As the industry navigates through headwinds, a glimpse of optimism emerges in Q3, driven by AI adoption and technological innovation.
In a whirlwind of artificial intelligence (AI)-driven inventory management activities within the supply chain, Q2 was a financial boon for the top 10 global IC (integrated circuits) design powerhouses. With a 12.5% quarterly surge, their combined revenue soared to an impressive US $38.1 billion, revealing the dynamism of the semiconductor industry. At the forefront of this seismic shift is NVIDIA, now officially crowned as the premier IC design house, displacing Qualcomm from its long-standing reign. At the same time, the remaining top players retained their positions.
The company’s success in Q2 can be attributed to the global demand surge from Cloud Service Providers (CSPs), technical giants, and enterprises delving into generative AI and large language models. The data centre segment witnessed a phenomenal 105% revenue boost, driven by a deluge of shipments, including advanced Hopper and Ampere architecture HGX systems and the high-performing InfiniBand. Simultaneously, their gaming and professional visualisation sectors flourished, fueled by captivating product launches. This performance resulted in the company’s Q2 revenue reaching US$11.33 billion, representing a 68.3% surge.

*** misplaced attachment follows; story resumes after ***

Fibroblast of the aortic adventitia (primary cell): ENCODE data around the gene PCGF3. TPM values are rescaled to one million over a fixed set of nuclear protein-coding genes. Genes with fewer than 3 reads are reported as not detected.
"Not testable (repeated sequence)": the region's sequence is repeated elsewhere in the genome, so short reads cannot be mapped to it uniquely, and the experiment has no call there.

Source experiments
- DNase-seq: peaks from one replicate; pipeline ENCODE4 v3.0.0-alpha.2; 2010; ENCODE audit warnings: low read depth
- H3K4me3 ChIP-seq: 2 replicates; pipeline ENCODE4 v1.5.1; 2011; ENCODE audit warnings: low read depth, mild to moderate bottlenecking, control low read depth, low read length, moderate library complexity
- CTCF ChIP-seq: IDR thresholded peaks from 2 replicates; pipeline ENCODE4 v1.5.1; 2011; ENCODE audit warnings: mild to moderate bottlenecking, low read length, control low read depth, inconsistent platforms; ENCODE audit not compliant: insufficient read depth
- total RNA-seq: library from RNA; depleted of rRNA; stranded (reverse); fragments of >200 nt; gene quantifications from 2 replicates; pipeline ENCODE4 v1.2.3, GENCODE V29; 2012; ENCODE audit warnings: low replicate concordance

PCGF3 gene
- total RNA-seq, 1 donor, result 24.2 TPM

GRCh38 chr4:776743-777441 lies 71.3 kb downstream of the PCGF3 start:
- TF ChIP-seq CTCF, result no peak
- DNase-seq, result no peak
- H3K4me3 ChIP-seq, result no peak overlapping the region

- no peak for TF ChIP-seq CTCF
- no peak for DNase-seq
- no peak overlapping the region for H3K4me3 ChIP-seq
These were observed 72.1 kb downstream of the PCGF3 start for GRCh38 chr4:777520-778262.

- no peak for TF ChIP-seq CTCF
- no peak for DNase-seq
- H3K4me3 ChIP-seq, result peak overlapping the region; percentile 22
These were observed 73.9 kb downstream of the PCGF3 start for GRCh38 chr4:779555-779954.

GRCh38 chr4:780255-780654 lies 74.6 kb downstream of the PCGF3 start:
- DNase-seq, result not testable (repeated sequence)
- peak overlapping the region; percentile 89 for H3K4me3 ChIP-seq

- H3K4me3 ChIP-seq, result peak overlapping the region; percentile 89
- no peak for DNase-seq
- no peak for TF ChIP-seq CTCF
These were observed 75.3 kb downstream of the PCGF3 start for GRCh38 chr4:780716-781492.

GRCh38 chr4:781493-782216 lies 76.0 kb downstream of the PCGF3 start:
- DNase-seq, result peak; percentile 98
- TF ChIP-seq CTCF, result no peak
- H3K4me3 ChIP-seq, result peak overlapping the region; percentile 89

Q2 Financial Challenges for Tech Giants
Qualcomm experienced a challenging Q2 as the Android smartphone sector grappled with reduced demand and pre-purchases by Apple for modems led to a subdued seasonal rhythm. Their revenue dropped by 9.7% to approximately US$7.17 billion. While benefiting from AI-driven demand for high-end switches and routers, Broadcom encountered headwinds with revenue declines in server storage, broadband, and wireless, leading to a Q2 revenue that mirrored the previous quarter at around US$6.9 billion.
AMD’s Q2 performance plateaued at roughly $5.36 billion, hampered by a decline in gaming GPU sales and issues in its embedded segment operations. In contrast, MediaTek experienced a resurgence after several quarters of inventory recalibration, with components like TV SoCs and Wi-Fi stabilising. The urgency of TV orders and escalating shipments for mobile phones, smart platforms, and power management ICs propelled MediaTek’s Q2 revenue to a solid US$3.2 billion. Despite benefiting from AI deployments in data centres, Marvell faced challenges with a decline in enterprise private cloud servers. Weak end-user demand and revenue drops in sectors like data centres, telecom infrastructure, and enterprise networking led to a 1.4% dip in Marvell’s Q2 revenue, reaching approximately $1.33 billion.
Growth Prospects Amidst Semiconductor Challenges
Novatek thrived as customers replenished TV-related inventories and introduced innovative products like OLED DDI. Realtek capitalised on supply chain restocking of PC/NB-centric ICs, reporting quarterly growths of 24.7% and 32.6%, respectively. The absence of substantial signs of a holistic revival in end-sales and inventory restocking poses challenges for growth in H2.In Q3, company inventory levels paint a more optimistic picture than in H1. Nevertheless, a pervasive slump in end-user demand advises caution.
A silver lining emerges with CSPs, internet titans, and private firms increasingly embracing generative AI and large language models. As these high-value AI offerings gain traction, TrendForce anticipates that the top ten global IC design giants will continue their double-digit ascent in Q3, potentially achieving record-breaking figures. The semiconductor industry continues to be driven by technological innovation and evolving market dynamics.